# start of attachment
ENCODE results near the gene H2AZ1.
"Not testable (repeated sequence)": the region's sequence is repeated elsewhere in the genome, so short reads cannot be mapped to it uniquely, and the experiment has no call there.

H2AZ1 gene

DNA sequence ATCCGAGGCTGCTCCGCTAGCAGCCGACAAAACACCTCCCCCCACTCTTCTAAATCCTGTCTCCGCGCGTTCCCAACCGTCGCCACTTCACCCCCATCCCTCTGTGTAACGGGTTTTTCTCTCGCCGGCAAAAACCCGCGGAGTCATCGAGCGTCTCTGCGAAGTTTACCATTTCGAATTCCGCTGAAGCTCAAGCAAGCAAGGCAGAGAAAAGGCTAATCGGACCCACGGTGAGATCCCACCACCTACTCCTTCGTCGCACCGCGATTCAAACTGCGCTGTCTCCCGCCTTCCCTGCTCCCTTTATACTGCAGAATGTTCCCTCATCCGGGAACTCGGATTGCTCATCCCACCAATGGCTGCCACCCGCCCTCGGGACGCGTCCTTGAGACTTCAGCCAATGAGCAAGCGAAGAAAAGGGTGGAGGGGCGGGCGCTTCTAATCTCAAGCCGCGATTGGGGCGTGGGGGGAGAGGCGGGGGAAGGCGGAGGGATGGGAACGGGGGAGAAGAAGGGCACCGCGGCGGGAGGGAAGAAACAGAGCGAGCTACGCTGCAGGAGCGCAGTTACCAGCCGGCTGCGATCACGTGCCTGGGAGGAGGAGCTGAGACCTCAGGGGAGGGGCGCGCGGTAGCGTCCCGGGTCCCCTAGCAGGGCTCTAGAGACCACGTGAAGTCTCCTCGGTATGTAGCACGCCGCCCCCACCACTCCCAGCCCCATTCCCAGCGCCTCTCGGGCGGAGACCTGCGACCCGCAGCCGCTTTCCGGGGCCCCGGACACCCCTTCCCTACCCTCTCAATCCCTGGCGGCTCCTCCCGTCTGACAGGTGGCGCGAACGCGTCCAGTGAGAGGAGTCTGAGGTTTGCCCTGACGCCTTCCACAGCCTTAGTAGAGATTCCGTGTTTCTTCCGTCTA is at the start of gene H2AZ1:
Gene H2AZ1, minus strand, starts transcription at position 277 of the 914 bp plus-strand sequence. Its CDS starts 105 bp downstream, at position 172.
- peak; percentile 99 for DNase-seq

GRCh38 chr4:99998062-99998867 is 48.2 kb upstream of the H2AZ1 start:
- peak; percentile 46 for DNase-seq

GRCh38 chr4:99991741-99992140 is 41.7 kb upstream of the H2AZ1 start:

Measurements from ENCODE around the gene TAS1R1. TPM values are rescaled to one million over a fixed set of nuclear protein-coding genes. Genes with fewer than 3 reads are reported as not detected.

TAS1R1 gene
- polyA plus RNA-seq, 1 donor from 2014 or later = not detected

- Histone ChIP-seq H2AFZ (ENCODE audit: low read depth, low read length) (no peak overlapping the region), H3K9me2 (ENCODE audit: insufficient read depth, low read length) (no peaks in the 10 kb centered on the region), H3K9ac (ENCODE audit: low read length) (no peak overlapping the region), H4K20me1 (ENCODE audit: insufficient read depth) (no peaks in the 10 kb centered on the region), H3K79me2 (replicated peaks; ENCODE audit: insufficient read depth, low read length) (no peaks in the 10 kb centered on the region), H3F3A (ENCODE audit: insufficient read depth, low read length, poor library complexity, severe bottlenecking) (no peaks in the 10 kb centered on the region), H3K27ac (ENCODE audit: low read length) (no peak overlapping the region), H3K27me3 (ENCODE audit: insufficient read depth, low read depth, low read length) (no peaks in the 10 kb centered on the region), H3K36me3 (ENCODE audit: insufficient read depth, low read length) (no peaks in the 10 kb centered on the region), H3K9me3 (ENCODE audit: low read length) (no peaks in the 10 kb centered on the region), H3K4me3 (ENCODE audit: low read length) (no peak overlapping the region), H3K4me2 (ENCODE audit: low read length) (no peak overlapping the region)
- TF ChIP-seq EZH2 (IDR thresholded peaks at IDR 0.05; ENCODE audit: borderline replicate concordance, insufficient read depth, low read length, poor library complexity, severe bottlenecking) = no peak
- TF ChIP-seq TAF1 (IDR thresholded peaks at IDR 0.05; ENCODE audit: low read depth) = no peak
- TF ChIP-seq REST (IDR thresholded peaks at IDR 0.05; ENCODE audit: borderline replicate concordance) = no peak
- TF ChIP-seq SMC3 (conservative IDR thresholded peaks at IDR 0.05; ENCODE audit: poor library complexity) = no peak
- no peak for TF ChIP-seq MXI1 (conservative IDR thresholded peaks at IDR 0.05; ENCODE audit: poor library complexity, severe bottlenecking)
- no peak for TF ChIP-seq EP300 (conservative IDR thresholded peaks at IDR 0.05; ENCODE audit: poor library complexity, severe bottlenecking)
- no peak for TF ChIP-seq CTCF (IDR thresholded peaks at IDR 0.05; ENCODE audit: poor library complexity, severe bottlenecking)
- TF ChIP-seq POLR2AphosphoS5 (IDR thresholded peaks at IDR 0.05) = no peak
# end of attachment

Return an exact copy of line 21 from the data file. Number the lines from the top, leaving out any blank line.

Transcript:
- TF ChIP-seq POLR2AphosphoS5 (IDR thresholded peaks at IDR 0.05) = no peak